Bhāvanā | Meditation Seclusion
Thanks to the generosity of our donors, the ārāma Karuṇā Sevena is able to host lay practitioners who wish to dedicate a period of time to their meditation practice in seclusion.
Meditation seclusion refers to a short or a long term stay in the ārāma, which is dedicated to individual practice, silence, and investigation of Dhamma (natural events happening within and without ourselves).
The time spent in seclusion will be mostly with yourself and your mind. If you are spending it in the ārāma Karuṇā Sevena you may have the chance to meet venerable Bhikkhunī Visuddhi, who will occasionally be available to respond to some questions related to Dhamma and the meditation practice. However, it would be highly beneficial if, during your practice, you will keep the focus on your own mind, avoiding any speaking and external distractions.
The practice of venerable Bhikkhunī Visuddhi focuses mainly on mettā and satipaṭṭhāna meditation. If you have learned Buddhism from a different tradition, or you are familiar with another type of practice, your stay in the ārāma Karuṇā Sevena will be a chance to be introduced to new meditation techniques.
In order to maintain harmony in the Karuṇā Sevena community, we do not strongly advise you to combine different practices, do yoga or other types of exercises during your stay in the ārāma.
While popular meditation retreats require you to follow a strict schedule of either guided or group meditation, Venerable Bhikkhunī Visuddhi focuses on a more individualised approach during the meditation seclusion. This way, each practitioner can freely practice in silence, according to their own needs and inclinations, day and night (except for required daily chores, about 2 hours in the morning).
Ārāma Karuṇā Sevena is a place of contemplation, meditation and training of living in seclusion. It is a space free of hustle and bustle of everyday life. In order to fully benefit from your practice, it is advisable to keep all your electrical appliances turned off during your stay.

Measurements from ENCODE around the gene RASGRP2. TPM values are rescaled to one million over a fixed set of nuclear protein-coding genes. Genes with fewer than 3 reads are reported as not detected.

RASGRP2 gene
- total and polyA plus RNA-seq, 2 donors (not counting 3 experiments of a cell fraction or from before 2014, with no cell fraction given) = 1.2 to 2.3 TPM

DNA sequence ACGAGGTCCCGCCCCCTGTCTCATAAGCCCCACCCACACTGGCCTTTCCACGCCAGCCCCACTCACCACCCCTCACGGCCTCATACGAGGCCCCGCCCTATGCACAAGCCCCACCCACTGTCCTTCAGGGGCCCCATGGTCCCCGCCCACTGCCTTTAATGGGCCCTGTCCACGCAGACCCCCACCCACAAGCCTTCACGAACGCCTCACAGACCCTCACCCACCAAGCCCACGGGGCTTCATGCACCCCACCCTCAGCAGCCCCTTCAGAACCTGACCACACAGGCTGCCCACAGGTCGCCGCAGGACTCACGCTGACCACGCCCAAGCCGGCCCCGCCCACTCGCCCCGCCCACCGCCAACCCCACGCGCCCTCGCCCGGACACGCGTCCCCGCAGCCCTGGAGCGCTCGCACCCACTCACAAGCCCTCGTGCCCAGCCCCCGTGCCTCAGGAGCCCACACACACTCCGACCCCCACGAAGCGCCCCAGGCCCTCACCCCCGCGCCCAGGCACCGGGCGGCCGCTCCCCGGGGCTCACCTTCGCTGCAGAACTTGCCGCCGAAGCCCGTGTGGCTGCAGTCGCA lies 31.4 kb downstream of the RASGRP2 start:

Prior to your stay in the ārāma, we kindly ask you to become familiar with the Rules that need to be followed in order to make the best out of your practice, and to maintain mutual respect and harmony in the ārāma.
Spending some quality time in a monastic environment can bring us right back into dedicated practice, and inspire us to strive for our peace of mind. Our human mind is often busy with worries, thoughts, feelings, and images. You may have noticed how sometimes it is challenging to be constantly vigilant, persistent, and motivated in your daily life or during your meditation practice. It is completely ok to feel frustrated, or disappointed about our practice from time to time, but that will not stop us from doing our best. In order to remind ourselves of the teaching of the Buddha, and to dedicate some of our time to meditation, we can seclude ourselves for a few days, either at home or in a monastic dwelling.
Feel free to contact us by email if you have any inquiry in this regard.
Some key instructions:
Prior to meditation seclusion, we strongly advise you to thoroughly read the Rules for lay
practitioners and about the ārāma Karuṇā Sevena;
During your stay, it is essential to follow the rules heedfully and to respect the eight precepts (attha- sīla). In case of violation the ārāma Karuṇā Sevena maintains the right to terminate your stay;
Currently, the ārāma can offer overnight stay for a maximum of 9 people per time;
It is forbidden to recite mantras, prayers, and practice other religious ceremonies during your stay;
Fasting is not allowed in the ārāma. The body needs a minimum amount of food to practice. We want to make sure that your practice will be beneficial and not detrimental to the body.
Upon arrival any doubts or confusion which may arise can be clarified in a meeting with Bhikkhunī Visuddhi.
If you have been diagnosed with a severe mental health disorder we kindly ask you to directly contact us to discuss the possibilities that the ārama can offer. (firstname.lastname@example.org)
Our volunteers are not trained as mental health professionals, thus we advise you to evaluate with your doctor before adventuring in a long term meditation seclusion.
“What taints, bhikkhus, should be abandoned by restraining? Here a bhikkhu, reflecting wisely, abides with the eye faculty, ear faculty, nose faculty, tongue faculty, body faculty and mind faculty restrained. While taints, vexation, and fever might arise in one who abides with the faculties unrestrained, there are no taints, vexation, or fever in one who abides with the
faculties restrained. These are called the taints that should be abandoned by restraining.” MN 2